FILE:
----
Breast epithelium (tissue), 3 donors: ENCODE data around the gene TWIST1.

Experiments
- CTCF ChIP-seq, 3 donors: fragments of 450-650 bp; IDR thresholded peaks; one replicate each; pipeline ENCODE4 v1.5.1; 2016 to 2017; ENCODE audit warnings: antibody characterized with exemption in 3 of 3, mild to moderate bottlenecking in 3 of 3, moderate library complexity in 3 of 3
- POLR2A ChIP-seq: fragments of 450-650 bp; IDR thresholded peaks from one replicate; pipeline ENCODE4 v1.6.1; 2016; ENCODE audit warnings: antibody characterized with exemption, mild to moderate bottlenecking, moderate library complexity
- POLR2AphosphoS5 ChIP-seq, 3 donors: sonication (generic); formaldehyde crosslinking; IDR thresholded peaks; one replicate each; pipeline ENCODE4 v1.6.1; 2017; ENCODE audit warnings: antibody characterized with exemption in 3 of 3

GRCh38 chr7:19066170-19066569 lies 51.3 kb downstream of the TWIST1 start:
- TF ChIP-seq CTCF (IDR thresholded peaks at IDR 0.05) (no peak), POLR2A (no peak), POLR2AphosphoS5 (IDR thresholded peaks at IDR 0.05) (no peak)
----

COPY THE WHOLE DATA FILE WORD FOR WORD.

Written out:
Breast epithelium (tissue), 3 donors: ENCODE data around the gene TWIST1.

Experiments
- CTCF ChIP-seq, 3 donors: fragments of 450-650 bp; IDR thresholded peaks; one replicate each; pipeline ENCODE4 v1.5.1; 2016 to 2017; ENCODE audit warnings: antibody characterized with exemption in 3 of 3, mild to moderate bottlenecking in 3 of 3, moderate library complexity in 3 of 3
- POLR2A ChIP-seq: fragments of 450-650 bp; IDR thresholded peaks from one replicate; pipeline ENCODE4 v1.6.1; 2016; ENCODE audit warnings: antibody characterized with exemption, mild to moderate bottlenecking, moderate library complexity
- POLR2AphosphoS5 ChIP-seq, 3 donors: sonication (generic); formaldehyde crosslinking; IDR thresholded peaks; one replicate each; pipeline ENCODE4 v1.6.1; 2017; ENCODE audit warnings: antibody characterized with exemption in 3 of 3

GRCh38 chr7:19066170-19066569 lies 51.3 kb downstream of the TWIST1 start:
- TF ChIP-seq CTCF (IDR thresholded peaks at IDR 0.05) (no peak), POLR2A (no peak), POLR2AphosphoS5 (IDR thresholded peaks at IDR 0.05) (no peak)